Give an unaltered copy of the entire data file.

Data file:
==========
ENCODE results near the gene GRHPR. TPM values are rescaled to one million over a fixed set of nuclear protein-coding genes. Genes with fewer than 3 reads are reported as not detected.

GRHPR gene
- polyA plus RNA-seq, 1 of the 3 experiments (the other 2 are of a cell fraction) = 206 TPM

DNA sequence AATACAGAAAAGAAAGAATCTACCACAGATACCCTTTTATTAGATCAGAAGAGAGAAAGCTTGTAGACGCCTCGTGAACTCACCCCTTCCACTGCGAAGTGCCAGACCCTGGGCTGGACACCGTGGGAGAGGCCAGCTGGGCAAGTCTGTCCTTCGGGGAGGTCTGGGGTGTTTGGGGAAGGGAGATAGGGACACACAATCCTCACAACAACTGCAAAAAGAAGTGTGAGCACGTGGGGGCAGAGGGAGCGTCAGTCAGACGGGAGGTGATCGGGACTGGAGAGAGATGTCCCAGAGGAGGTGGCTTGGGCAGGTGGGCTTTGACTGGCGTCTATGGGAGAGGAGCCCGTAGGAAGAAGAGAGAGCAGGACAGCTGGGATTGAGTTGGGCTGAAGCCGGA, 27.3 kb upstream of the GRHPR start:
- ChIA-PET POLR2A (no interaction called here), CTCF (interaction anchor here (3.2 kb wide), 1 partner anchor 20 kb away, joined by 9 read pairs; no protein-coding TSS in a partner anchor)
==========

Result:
ENCODE results near the gene GRHPR. TPM values are rescaled to one million over a fixed set of nuclear protein-coding genes. Genes with fewer than 3 reads are reported as not detected.

GRHPR gene
- polyA plus RNA-seq, 1 of the 3 experiments (the other 2 are of a cell fraction) = 206 TPM

DNA sequence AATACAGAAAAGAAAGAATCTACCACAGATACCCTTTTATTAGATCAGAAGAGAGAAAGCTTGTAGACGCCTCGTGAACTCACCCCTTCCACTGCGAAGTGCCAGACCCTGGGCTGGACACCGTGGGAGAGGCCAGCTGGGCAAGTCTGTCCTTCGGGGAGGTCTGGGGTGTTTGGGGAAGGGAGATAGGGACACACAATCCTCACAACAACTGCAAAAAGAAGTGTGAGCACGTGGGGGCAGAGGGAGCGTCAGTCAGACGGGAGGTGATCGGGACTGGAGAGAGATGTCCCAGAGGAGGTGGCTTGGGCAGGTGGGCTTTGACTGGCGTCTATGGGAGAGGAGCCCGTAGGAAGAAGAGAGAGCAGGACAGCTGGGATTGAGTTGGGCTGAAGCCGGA, 27.3 kb upstream of the GRHPR start:
- ChIA-PET POLR2A (no interaction called here), CTCF (interaction anchor here (3.2 kb wide), 1 partner anchor 20 kb away, joined by 9 read pairs; no protein-coding TSS in a partner anchor)